Documents obtained by The Intercept via the Freedom of Information Act reveal that a Pentagon war game, called the 2018 Joint Land, Air and Sea Strategic Special Program, or JLASS, offered a scenario in which members of Generation Z, driven by malaise and discontent, launch a “Zbellion” in America in the mid-2020s.
The Zbellion plot was a small part of JLASS 2018, which also featured scenarios involving Islamist militants in Africa, anti-capitalist extremists, and ISIS successors. The war game was conducted by students and faculty from the U.S. military's war colleges, the training grounds for prospective generals and admirals. While it is explicitly not a national intelligence estimate, the war game, which covers the future through early 2028, is “intended to reflect a plausible depiction of major trends and influences in the world regions,” according to the more than 200 pages of documents.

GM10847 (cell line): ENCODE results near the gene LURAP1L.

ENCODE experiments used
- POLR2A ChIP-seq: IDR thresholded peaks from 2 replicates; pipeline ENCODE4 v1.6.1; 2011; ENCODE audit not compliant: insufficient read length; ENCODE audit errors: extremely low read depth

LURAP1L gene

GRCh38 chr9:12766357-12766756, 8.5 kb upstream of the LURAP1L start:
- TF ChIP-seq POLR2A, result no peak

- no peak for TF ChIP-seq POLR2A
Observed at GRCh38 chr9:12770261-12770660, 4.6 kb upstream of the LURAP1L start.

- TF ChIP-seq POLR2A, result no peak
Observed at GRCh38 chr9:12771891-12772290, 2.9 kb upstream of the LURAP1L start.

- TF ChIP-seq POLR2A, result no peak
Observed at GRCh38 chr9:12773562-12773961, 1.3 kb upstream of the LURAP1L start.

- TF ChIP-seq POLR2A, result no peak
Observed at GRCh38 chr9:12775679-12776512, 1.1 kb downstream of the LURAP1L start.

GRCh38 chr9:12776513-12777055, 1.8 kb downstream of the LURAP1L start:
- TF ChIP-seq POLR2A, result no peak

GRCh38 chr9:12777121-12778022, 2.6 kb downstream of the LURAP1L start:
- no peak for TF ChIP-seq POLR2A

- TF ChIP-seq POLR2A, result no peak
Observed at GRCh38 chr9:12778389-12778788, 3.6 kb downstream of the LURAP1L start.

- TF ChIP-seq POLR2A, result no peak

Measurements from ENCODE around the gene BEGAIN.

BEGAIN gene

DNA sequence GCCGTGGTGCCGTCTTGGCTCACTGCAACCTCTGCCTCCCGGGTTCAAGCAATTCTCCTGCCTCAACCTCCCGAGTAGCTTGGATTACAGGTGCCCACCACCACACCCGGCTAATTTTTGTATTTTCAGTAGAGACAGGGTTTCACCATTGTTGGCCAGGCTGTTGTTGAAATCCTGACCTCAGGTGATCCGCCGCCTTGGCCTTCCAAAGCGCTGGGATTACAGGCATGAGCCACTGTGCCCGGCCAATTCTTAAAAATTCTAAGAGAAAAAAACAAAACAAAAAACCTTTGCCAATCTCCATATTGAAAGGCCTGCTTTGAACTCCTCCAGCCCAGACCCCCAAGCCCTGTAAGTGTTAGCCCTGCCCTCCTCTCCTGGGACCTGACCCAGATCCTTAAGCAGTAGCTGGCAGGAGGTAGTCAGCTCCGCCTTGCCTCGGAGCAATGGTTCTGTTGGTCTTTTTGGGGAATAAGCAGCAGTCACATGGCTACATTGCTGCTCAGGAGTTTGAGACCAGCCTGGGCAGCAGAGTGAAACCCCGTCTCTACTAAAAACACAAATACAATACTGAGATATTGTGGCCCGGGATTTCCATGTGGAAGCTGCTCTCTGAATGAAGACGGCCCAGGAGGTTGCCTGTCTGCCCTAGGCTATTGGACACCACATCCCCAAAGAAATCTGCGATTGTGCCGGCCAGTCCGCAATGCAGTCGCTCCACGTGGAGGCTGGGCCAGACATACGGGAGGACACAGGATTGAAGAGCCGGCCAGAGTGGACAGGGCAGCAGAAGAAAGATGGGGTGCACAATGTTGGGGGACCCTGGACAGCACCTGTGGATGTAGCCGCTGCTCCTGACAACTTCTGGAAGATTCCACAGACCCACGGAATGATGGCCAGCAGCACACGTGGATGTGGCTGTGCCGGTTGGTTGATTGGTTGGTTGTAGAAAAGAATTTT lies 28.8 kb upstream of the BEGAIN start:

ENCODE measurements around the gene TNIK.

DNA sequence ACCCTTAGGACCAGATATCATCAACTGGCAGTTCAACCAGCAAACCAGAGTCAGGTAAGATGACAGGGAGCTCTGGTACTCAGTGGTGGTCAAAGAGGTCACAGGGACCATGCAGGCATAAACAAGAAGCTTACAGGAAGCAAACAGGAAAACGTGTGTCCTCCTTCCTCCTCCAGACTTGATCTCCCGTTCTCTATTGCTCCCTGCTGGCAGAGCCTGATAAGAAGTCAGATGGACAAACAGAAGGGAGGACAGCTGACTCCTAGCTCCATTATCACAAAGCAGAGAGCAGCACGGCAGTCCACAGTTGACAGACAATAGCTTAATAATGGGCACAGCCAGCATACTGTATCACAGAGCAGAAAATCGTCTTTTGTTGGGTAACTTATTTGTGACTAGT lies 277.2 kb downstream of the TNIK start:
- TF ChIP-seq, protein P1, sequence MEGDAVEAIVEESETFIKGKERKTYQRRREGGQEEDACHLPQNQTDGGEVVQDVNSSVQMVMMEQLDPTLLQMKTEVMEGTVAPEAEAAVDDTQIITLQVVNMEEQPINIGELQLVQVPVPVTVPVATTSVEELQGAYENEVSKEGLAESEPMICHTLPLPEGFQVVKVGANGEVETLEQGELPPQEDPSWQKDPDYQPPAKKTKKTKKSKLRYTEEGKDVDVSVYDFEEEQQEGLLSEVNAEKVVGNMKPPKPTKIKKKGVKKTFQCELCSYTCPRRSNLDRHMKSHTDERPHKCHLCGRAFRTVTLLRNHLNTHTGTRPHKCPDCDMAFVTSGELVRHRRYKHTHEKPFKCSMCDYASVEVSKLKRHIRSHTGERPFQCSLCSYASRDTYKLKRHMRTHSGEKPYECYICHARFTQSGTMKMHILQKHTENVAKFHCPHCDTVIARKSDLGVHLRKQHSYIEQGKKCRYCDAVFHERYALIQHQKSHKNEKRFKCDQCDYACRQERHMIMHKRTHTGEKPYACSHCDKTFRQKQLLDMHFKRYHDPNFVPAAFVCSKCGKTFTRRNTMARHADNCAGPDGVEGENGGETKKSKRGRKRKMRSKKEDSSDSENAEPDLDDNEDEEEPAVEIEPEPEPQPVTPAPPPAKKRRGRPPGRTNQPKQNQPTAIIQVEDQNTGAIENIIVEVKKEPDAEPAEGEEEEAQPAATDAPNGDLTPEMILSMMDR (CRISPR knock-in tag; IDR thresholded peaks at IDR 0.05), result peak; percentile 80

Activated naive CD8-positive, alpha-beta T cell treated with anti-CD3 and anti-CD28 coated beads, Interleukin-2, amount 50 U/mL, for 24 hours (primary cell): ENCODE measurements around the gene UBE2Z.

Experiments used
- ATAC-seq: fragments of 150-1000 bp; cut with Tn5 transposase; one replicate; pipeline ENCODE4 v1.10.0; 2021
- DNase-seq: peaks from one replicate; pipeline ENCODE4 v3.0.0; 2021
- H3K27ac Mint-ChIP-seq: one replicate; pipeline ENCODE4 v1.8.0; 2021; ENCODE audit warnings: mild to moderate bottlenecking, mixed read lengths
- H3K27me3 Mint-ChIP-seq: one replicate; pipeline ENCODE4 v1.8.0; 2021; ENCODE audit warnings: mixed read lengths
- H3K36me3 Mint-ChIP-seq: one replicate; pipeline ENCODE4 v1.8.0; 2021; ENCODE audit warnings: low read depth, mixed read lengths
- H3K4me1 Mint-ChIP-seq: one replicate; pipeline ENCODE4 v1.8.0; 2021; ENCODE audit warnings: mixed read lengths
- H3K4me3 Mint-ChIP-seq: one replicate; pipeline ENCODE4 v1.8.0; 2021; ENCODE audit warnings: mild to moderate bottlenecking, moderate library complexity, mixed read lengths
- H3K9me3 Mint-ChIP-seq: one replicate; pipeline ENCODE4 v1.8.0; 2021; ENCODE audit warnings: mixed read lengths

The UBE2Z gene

According to the scenario, many members of Gen Z—psychologically scarred in their youth by 9/11 and the Great Recession, crushed by college debt, and disenchanted with their employment options—have given up on their hopes for a good life and believe the system is rigged against them. Here's how the origins of the uprising are described: […] https://theintercept.com/2020/06/05/pentagon-war-game-gen-z/
CATL ready to sell pack that lasts 16 years, chairman says Milestone could bring EV ownership costs down, boost demand
The Chinese behemoth that makes electric-car batteries for Tesla Inc. and Volkswagen AG developed a power pack that lasts more than a million miles — an industry landmark and a potential boon for automakers trying to sway drivers to their EV models.